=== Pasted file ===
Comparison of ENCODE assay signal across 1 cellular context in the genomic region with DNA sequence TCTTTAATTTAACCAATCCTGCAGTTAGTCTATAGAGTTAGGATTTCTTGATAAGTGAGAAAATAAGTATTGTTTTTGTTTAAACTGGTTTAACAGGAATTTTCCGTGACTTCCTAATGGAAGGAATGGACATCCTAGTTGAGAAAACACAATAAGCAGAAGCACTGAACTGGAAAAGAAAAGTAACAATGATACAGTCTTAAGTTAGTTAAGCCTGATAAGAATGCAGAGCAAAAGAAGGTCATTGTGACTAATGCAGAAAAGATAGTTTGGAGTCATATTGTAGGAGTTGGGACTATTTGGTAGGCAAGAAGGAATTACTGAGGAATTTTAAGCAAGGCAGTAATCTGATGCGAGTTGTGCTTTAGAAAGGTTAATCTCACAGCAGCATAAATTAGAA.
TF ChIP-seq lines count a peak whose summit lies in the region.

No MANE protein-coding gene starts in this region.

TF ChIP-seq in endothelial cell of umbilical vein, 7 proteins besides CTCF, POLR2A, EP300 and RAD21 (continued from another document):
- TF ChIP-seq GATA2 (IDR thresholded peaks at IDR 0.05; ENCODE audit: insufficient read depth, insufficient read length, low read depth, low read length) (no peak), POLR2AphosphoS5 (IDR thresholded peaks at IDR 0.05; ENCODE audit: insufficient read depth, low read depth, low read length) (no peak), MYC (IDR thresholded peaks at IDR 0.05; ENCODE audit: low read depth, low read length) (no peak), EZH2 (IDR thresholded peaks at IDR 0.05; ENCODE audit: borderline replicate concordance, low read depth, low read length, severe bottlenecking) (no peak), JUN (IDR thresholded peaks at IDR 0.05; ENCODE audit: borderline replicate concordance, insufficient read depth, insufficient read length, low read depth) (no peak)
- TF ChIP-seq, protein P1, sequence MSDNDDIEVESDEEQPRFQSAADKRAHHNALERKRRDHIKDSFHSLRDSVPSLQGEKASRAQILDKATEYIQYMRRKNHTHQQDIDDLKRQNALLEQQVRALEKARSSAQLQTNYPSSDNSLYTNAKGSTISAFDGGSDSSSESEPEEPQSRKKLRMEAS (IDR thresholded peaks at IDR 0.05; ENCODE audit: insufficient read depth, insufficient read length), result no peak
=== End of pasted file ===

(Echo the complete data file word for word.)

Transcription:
Comparison of ENCODE assay signal across 1 cellular context in the genomic region with DNA sequence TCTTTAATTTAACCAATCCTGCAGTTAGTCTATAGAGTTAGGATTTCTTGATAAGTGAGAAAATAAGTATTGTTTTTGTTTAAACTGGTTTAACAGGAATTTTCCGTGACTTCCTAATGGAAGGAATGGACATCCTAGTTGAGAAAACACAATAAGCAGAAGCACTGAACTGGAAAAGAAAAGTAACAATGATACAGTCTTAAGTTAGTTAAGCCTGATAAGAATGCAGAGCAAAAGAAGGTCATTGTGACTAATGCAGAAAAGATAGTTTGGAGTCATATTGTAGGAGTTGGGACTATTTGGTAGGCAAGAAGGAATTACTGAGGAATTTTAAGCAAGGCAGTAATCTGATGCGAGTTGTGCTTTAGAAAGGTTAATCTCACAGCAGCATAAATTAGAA.
TF ChIP-seq lines count a peak whose summit lies in the region.

No MANE protein-coding gene starts in this region.

TF ChIP-seq in endothelial cell of umbilical vein, 7 proteins besides CTCF, POLR2A, EP300 and RAD21 (continued from another document):
- TF ChIP-seq GATA2 (IDR thresholded peaks at IDR 0.05; ENCODE audit: insufficient read depth, insufficient read length, low read depth, low read length) (no peak), POLR2AphosphoS5 (IDR thresholded peaks at IDR 0.05; ENCODE audit: insufficient read depth, low read depth, low read length) (no peak), MYC (IDR thresholded peaks at IDR 0.05; ENCODE audit: low read depth, low read length) (no peak), EZH2 (IDR thresholded peaks at IDR 0.05; ENCODE audit: borderline replicate concordance, low read depth, low read length, severe bottlenecking) (no peak), JUN (IDR thresholded peaks at IDR 0.05; ENCODE audit: borderline replicate concordance, insufficient read depth, insufficient read length, low read depth) (no peak)
- TF ChIP-seq, protein P1, sequence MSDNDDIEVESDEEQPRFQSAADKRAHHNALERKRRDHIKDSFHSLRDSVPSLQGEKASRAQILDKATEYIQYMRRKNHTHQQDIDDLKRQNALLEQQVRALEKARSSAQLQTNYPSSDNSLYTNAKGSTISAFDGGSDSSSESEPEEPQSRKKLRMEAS (IDR thresholded peaks at IDR 0.05; ENCODE audit: insufficient read depth, insufficient read length), result no peak